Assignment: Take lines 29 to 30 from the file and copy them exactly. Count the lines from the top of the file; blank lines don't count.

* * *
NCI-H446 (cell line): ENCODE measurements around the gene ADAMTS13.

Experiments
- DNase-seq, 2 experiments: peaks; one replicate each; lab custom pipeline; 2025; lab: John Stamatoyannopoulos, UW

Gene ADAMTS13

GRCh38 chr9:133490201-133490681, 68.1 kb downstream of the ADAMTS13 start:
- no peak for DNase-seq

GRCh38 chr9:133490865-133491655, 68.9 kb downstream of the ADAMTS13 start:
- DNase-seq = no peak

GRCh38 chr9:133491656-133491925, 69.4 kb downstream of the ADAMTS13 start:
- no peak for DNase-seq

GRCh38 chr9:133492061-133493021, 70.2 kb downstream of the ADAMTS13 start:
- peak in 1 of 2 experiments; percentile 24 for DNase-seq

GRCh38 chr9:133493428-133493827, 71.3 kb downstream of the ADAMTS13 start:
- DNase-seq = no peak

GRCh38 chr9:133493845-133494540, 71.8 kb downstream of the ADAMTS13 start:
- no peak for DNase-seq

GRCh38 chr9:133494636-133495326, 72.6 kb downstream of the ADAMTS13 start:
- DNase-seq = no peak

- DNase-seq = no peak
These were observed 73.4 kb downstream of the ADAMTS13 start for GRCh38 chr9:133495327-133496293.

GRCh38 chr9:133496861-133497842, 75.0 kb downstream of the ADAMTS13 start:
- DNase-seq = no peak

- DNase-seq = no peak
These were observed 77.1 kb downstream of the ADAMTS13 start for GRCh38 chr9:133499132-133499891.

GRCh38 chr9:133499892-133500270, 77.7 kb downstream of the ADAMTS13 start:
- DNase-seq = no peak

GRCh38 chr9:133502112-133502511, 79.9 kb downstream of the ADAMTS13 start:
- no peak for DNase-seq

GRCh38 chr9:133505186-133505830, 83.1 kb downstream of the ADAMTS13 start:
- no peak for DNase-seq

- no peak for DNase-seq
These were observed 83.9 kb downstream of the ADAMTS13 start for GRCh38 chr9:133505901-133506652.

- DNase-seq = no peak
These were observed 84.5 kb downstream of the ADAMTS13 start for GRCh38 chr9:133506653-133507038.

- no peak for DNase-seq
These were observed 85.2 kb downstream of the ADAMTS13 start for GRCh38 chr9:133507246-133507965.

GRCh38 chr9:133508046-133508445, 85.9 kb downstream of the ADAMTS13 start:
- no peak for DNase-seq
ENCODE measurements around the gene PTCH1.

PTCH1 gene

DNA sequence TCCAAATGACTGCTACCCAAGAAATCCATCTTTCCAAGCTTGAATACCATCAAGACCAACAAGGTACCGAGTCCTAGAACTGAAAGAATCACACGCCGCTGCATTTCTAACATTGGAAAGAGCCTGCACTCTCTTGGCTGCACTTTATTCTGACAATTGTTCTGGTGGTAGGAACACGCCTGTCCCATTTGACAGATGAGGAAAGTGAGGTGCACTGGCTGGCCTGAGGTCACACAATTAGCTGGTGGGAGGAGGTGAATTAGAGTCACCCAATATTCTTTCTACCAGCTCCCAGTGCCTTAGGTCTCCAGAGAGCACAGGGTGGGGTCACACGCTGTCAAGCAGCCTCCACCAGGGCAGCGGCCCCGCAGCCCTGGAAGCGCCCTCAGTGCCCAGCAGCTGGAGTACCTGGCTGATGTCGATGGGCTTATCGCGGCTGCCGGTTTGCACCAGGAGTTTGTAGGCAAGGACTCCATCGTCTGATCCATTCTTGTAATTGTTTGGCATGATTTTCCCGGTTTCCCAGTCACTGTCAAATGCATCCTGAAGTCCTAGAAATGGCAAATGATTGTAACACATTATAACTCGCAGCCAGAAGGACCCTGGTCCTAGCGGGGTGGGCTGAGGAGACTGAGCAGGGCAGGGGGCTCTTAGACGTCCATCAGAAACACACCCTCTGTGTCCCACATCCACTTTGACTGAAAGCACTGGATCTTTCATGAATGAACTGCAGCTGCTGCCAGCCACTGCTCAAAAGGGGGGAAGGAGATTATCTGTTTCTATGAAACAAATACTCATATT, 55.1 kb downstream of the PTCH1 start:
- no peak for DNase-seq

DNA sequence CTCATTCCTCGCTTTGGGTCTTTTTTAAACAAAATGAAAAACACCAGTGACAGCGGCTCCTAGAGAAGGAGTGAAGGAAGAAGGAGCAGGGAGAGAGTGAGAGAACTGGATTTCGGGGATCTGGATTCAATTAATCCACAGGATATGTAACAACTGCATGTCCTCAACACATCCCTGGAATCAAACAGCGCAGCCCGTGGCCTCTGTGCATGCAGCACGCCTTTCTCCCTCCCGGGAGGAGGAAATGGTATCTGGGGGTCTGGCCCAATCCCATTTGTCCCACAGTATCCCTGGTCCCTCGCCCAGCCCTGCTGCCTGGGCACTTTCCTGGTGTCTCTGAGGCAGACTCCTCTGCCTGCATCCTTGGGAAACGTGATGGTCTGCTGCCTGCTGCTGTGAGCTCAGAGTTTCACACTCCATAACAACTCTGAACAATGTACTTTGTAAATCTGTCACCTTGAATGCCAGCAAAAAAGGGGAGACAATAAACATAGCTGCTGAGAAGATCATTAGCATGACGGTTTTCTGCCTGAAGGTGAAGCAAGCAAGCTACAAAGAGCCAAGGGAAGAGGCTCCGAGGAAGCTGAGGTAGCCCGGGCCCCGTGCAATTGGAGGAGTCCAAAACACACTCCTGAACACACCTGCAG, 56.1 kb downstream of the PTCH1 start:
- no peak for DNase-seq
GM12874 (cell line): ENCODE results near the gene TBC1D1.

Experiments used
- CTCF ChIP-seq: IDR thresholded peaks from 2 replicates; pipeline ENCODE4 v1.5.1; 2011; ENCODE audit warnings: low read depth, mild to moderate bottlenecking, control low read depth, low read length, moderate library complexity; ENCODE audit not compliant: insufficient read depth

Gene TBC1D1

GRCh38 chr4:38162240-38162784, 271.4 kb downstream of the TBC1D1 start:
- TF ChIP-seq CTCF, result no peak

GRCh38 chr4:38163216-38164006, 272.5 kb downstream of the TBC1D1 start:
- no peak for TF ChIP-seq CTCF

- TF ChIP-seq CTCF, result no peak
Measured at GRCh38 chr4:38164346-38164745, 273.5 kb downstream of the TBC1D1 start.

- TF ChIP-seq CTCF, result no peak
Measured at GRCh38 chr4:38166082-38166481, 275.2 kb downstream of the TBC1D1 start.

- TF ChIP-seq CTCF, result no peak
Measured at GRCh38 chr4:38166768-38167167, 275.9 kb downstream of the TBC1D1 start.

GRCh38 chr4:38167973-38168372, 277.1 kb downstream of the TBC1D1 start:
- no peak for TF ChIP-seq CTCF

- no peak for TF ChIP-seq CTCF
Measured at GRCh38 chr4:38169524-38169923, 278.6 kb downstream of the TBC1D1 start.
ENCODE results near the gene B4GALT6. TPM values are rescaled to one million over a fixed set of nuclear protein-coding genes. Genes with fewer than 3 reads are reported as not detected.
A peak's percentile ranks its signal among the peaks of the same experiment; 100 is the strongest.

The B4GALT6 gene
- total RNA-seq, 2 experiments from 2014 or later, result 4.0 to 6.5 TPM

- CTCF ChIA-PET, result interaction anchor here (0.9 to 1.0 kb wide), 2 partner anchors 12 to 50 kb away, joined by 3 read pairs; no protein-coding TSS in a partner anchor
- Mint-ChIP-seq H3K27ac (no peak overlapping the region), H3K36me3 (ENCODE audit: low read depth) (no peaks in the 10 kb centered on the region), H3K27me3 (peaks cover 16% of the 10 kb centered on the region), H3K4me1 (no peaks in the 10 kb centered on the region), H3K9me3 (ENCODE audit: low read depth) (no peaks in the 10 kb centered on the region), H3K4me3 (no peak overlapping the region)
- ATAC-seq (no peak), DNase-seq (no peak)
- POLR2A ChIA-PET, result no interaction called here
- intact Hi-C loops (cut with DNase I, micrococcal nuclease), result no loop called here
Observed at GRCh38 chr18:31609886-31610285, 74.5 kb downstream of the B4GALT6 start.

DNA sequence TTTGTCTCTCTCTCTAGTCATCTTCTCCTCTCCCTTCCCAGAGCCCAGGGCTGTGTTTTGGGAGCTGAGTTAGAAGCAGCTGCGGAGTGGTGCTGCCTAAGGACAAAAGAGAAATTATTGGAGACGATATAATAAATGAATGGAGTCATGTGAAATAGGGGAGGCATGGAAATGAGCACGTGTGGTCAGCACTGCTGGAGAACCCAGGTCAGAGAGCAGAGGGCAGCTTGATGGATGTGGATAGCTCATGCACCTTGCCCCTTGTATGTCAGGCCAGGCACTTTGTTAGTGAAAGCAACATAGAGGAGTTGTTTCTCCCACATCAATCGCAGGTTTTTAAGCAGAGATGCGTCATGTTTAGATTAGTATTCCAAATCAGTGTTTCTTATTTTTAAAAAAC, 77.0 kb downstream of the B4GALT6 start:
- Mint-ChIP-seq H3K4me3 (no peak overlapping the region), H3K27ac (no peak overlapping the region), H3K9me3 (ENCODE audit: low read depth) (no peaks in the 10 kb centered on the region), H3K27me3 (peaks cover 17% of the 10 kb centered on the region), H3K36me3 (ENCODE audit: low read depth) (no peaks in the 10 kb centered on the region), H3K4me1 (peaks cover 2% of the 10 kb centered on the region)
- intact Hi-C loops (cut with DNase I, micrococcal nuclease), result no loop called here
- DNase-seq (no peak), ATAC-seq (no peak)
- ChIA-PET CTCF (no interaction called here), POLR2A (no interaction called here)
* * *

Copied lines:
GRCh38 chr9:133505186-133505830, 83.1 kb downstream of the ADAMTS13 start:
- no peak for DNase-seq